John Spiggs began to suspect trouble when the electricity started fluttering on and off late on Sunday night last weekend. Extensive snowstorms had swept over Texas, with temperatures below minus 20 degrees.
– The electricity was turned off for a couple of hours, and came back. And on Monday it was off for twelve hours. Then it came back for a couple of hours, he tells TT.
Until Thursday, the electricity problems lasted.
– I tried to keep the phone charged and turned on the heat so that the pipes would not freeze. I was curled up on the couch, with as many blankets as I could find, with my two pets. I had no idea how long it would last, he says.
Spiggs is a landscape architect living in a studio in downtown Dallas. He chose the electricity company Griddy after a recommendation from a friend.
– If you do not use that much electricity, you can save money with them. I knew that prices would fluctuate, it could be 20 cents per kilowatt hour, but I had no idea that it could be this expensive.
For a week’s electricity, Spiggs paid 2,600 dollars, equivalent to 21,500 kronor. Normally he pays 10-15 dollars.
– At first it felt embarrassing. I should have understood before and done a little more research, he says.
But when he understands that he is not alone – American media report on a part that has been owed over 10,000 dollars – the shame has turned into outrage.
The Texas electricity market is also uniquely deregulated by American standards. Customers can choose from 220 resellers in a market-driven system. Some electricity suppliers have variable costs, so if demand increases, the price also increases.
But few had been shown to take height for an extreme weather situation. In the pursuit of low prices, companies have rather saved on weather insurance and maintenance, according to The New York Times.
– Deregulation can be likened to removing speed limits on a motorway. It opens up shortcuts that cause disasters, says Ed Hirs at the University of Houston, to the newspaper.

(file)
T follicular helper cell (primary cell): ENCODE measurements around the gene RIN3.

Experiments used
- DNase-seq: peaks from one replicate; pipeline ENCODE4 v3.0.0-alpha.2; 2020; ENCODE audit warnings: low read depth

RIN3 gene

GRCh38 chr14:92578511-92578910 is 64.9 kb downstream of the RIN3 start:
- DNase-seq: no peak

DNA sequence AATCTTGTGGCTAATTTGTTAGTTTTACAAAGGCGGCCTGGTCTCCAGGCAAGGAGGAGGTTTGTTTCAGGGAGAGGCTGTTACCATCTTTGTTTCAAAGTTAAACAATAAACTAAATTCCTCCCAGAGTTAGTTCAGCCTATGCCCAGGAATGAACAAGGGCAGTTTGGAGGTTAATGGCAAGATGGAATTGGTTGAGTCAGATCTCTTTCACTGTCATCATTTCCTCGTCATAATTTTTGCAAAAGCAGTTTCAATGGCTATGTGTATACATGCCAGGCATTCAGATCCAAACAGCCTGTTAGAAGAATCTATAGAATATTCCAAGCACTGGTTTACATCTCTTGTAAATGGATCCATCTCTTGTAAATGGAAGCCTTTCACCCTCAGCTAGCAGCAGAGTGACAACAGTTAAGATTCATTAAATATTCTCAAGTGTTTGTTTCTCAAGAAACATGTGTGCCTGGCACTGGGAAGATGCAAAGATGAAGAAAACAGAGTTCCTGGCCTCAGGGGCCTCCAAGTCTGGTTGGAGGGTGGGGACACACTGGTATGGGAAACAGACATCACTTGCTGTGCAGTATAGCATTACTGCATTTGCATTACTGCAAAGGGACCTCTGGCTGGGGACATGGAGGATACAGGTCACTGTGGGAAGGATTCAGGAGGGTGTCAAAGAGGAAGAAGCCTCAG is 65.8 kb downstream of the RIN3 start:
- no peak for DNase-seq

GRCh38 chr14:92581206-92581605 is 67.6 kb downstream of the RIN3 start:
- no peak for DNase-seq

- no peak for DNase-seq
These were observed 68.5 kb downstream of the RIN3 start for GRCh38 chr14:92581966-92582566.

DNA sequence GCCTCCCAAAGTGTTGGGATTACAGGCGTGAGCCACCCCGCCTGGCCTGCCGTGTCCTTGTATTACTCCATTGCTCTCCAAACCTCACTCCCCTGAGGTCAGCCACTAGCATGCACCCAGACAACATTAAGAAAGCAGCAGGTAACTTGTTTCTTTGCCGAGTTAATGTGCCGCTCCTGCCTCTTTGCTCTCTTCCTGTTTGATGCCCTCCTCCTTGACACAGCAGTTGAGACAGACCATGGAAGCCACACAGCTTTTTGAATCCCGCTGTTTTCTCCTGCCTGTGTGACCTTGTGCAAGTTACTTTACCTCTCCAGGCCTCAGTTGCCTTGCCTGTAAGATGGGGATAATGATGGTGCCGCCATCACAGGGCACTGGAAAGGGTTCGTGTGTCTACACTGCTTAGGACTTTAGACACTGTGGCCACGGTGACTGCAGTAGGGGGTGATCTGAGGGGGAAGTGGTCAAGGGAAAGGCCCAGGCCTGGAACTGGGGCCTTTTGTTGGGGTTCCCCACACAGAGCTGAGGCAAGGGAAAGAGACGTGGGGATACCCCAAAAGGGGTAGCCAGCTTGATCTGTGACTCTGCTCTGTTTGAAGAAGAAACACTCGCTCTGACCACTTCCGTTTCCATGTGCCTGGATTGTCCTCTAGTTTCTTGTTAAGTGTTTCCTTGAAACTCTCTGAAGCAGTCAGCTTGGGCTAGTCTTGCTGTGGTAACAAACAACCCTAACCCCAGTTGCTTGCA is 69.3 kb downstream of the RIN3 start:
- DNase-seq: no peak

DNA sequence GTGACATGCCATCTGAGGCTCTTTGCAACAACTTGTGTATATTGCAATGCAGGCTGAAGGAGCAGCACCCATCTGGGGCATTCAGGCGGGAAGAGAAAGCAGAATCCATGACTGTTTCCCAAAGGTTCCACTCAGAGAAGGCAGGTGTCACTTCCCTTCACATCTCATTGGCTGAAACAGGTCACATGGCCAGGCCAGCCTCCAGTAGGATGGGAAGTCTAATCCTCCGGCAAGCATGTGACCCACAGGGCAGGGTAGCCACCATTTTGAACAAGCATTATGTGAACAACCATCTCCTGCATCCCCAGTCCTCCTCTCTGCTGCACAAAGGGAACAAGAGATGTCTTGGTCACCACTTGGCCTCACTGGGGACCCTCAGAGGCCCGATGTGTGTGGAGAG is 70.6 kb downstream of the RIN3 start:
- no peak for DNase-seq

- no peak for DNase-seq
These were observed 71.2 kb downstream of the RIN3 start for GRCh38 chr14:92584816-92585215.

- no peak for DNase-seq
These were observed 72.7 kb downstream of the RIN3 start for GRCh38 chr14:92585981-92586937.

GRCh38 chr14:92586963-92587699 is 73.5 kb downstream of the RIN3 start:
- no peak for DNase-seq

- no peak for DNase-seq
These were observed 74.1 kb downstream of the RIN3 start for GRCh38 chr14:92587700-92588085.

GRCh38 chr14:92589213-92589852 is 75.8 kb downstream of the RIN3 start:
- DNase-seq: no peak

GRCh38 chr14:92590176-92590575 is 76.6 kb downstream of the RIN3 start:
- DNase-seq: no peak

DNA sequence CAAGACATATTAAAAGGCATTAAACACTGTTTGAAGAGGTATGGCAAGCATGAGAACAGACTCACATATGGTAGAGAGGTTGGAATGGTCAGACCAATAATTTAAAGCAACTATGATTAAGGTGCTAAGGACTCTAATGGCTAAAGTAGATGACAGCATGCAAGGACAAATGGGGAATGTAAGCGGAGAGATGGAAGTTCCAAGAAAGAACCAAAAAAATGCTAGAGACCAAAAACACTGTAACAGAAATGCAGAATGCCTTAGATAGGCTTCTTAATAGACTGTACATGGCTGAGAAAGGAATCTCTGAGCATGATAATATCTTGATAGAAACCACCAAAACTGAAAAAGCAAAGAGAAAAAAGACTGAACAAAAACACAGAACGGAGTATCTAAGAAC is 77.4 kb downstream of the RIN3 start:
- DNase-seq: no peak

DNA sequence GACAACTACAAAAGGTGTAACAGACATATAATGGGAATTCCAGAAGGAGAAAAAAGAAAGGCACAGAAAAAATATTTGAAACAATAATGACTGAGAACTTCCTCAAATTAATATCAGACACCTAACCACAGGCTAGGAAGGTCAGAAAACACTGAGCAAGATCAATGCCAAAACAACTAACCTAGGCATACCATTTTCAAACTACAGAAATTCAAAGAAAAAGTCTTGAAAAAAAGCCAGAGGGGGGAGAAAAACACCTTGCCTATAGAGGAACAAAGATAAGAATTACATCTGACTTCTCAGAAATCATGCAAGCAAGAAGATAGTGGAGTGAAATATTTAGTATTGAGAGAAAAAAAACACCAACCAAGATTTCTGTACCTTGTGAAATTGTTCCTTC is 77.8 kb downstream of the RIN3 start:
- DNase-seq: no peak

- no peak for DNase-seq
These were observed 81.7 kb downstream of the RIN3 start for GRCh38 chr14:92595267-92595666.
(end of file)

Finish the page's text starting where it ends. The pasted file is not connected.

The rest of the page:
Could not change
The electricity company Griddy has ended up in the firing line, but Spiggs points out that before the storm, Griddy at least contacted his customers with the unusual recommendation that they should change electricity companies if they could. Last Monday, Spiggs made an attempt:
– But then it was too late to change, because everyone was full of snow. No one could get out, I contacted three different electricity companies, but I could not change before the 22nd, he says.
John Spiggs – like many others – points the finger at the independent electricity network operator Ercot, which declared an emergency on 12 February and allowed the maximum price per kilowatt hour to rise to 9 dollars (74 kronor), about 300 times higher than the normal price.
– They exploited people during a crisis where many have been affected. I think they should be held accountable, he says.
He himself will try to pay off the bills – Griddy has presented an installment plan.
– But there are many who can not pay their bills, and many properties that have been damaged. I hope you can find a way to help them. This is a time when the economy is affected as a result of covid and people are out of work. It could not have come at a worse time, he says.
Gustav Sjöholm / TT
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